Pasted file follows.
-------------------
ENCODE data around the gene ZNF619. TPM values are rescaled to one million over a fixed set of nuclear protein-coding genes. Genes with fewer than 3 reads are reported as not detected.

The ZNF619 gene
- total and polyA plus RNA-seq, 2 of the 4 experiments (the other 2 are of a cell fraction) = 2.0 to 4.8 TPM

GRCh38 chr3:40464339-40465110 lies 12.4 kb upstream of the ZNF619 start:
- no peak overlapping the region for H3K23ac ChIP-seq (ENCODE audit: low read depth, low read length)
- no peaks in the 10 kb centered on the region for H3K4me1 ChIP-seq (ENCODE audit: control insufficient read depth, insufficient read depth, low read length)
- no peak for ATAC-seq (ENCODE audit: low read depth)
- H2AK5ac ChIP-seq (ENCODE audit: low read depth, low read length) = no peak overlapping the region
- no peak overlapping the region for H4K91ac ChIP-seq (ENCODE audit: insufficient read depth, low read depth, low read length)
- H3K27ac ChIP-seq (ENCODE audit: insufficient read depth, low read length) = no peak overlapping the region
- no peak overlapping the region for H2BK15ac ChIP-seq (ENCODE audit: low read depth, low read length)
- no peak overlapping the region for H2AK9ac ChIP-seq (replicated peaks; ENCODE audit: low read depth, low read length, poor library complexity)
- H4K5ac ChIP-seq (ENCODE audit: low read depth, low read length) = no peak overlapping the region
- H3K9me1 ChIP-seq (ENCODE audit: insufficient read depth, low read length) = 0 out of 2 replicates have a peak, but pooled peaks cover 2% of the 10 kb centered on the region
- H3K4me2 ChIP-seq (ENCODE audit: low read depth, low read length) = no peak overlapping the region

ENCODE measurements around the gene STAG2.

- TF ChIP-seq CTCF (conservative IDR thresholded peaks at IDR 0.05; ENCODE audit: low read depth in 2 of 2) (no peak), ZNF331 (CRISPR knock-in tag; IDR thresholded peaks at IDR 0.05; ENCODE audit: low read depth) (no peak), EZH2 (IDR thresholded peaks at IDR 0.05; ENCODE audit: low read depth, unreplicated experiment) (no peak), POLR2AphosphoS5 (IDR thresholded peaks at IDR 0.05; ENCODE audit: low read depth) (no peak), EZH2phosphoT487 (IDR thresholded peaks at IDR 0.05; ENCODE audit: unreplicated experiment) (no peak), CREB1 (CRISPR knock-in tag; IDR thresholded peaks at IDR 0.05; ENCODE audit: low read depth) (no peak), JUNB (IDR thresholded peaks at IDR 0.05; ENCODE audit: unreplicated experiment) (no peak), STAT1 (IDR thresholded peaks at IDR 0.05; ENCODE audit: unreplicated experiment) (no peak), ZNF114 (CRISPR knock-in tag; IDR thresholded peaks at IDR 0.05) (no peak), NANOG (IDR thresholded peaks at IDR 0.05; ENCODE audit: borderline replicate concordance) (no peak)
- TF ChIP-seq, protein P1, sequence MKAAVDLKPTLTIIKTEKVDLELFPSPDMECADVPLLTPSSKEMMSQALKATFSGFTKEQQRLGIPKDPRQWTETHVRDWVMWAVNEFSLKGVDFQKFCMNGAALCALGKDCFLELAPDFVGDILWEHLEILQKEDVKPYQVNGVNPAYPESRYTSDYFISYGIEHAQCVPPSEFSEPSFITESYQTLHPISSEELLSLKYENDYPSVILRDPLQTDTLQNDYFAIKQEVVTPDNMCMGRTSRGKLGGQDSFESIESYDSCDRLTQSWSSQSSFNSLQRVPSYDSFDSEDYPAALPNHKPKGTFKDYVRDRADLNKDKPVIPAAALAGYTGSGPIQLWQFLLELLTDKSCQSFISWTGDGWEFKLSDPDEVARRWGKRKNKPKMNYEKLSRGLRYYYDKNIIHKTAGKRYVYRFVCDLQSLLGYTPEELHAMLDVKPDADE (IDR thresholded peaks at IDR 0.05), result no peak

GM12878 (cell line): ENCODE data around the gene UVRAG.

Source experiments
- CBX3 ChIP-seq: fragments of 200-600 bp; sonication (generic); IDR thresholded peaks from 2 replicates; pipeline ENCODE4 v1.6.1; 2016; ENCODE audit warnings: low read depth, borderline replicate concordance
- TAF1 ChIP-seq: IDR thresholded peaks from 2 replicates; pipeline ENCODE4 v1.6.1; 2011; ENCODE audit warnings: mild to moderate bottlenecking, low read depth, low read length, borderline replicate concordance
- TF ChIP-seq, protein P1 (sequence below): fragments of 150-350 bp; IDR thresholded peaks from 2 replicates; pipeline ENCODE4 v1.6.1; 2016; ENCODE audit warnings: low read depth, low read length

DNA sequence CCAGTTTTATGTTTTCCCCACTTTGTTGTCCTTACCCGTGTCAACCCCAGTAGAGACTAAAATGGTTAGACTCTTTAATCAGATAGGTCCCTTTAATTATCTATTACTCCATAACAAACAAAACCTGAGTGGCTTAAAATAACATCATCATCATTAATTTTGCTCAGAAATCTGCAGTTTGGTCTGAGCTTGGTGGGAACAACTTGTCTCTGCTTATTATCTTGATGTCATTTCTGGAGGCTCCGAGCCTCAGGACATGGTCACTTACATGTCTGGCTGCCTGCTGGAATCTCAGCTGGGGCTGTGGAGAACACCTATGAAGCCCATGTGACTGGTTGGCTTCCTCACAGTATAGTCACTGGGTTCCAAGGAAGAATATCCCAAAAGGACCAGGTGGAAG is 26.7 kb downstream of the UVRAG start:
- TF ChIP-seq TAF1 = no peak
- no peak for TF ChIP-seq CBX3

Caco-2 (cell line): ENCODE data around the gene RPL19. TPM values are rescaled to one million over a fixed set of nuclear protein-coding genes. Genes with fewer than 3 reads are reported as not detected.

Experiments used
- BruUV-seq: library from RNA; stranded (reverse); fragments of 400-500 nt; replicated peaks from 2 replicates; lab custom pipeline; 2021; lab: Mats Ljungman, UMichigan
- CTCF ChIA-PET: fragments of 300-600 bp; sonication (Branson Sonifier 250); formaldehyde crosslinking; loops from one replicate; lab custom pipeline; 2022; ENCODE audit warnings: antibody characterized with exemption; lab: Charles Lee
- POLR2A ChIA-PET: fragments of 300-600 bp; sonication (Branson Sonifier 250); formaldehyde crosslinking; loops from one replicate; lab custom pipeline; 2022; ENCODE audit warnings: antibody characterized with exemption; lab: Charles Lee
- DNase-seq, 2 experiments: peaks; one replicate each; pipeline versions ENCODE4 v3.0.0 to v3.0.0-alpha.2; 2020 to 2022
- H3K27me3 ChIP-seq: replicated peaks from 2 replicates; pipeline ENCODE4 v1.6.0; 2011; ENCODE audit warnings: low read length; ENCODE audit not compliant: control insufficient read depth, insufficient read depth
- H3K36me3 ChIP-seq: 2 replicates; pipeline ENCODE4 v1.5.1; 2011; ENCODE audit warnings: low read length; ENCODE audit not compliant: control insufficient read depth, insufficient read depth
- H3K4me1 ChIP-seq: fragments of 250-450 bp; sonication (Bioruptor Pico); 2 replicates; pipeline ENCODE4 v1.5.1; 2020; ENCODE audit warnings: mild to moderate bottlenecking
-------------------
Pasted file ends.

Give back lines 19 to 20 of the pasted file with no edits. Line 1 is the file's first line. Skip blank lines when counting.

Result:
GM12878 (cell line): ENCODE data around the gene UVRAG.

Source experiments